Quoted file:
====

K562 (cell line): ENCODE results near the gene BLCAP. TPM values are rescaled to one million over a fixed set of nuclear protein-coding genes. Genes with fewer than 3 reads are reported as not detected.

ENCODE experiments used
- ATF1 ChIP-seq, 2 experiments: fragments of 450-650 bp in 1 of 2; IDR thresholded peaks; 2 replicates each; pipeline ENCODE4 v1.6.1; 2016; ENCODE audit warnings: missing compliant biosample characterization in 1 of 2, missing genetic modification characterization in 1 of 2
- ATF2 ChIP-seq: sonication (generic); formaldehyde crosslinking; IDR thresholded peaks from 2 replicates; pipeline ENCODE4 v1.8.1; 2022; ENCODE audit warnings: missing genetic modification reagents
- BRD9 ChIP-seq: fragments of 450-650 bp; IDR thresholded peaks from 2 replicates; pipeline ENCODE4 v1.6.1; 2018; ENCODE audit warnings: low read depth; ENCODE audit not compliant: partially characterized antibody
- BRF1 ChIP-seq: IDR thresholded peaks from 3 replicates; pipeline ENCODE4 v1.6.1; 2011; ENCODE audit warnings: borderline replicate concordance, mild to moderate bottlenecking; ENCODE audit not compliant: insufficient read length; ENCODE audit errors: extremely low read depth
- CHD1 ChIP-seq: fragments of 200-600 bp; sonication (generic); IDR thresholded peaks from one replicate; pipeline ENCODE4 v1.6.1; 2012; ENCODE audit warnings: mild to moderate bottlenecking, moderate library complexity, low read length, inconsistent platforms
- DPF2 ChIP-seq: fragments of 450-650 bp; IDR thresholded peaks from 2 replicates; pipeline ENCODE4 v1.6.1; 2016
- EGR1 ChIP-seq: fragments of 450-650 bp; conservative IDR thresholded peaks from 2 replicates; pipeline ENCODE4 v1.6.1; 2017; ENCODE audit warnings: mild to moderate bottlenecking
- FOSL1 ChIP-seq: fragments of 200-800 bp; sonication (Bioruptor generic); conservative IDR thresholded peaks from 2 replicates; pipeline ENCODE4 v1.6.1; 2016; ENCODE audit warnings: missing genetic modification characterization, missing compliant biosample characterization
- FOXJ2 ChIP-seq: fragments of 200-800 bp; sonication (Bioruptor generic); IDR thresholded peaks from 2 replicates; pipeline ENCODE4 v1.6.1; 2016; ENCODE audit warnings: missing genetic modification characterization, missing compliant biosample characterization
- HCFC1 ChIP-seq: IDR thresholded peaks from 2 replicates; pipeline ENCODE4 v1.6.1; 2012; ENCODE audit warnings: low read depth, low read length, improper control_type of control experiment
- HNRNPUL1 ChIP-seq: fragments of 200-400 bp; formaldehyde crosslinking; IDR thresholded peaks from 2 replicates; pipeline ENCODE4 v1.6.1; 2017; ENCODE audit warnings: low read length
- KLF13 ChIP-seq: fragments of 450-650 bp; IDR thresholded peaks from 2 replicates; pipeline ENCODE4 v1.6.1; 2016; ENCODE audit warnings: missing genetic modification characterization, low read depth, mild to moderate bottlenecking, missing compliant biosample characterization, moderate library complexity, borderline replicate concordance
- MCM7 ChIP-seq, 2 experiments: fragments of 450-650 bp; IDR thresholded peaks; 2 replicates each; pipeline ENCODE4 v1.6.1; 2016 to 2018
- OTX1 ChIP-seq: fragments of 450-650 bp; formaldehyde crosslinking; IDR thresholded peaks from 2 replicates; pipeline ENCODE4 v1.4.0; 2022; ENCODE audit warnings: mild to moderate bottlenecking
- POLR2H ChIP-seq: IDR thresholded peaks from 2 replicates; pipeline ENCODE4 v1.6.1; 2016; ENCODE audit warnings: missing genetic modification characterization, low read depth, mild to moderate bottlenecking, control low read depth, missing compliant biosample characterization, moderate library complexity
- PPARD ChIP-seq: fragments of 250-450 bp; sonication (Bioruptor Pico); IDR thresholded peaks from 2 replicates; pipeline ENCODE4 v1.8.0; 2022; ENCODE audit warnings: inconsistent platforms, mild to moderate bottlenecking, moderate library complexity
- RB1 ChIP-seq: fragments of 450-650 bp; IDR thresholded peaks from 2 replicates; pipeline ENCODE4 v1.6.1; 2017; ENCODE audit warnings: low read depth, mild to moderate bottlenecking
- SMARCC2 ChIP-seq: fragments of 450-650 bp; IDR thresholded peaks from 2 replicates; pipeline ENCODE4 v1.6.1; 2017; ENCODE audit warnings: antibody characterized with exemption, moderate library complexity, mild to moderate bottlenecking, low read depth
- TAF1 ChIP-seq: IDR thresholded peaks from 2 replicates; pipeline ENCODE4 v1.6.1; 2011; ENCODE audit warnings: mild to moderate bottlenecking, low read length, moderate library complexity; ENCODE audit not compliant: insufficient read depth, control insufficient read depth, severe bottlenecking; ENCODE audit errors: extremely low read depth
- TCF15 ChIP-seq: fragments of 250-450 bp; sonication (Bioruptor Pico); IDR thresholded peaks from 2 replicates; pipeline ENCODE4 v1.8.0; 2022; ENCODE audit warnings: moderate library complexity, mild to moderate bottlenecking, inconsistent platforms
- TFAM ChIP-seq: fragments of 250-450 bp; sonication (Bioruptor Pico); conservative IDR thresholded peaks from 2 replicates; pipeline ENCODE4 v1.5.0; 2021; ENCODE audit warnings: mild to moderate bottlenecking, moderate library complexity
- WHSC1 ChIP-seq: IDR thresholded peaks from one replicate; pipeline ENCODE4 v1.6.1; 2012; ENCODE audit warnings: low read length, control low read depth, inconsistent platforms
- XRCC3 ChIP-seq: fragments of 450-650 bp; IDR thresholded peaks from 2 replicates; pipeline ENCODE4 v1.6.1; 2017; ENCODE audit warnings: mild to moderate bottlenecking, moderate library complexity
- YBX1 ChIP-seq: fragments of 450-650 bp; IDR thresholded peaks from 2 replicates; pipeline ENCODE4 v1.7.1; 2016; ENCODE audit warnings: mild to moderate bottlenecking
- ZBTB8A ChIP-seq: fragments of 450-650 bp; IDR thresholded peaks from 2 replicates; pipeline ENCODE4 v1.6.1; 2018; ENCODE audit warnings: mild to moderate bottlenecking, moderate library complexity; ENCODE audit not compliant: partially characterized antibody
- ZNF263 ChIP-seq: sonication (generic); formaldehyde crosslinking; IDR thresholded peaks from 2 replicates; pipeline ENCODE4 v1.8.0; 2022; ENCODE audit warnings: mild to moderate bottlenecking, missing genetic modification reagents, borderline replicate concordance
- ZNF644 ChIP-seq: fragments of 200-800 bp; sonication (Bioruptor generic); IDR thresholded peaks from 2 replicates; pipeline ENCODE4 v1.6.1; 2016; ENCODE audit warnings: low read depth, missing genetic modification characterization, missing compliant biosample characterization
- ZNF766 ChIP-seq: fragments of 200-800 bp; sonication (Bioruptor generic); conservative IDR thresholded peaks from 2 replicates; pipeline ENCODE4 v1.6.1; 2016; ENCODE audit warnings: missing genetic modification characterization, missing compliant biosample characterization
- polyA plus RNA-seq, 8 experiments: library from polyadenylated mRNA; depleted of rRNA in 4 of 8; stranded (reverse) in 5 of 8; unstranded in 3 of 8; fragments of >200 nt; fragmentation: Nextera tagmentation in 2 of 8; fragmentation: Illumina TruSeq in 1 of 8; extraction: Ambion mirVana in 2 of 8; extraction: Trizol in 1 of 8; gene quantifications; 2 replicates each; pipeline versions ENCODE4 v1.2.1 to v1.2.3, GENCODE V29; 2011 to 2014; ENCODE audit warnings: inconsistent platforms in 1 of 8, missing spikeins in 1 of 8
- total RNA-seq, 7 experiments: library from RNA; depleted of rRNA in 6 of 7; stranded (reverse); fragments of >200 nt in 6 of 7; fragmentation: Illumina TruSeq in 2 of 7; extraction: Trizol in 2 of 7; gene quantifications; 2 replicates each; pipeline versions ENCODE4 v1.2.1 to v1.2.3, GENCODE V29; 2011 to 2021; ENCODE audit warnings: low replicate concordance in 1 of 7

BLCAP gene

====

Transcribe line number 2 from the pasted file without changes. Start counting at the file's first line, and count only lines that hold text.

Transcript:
ENCODE experiments used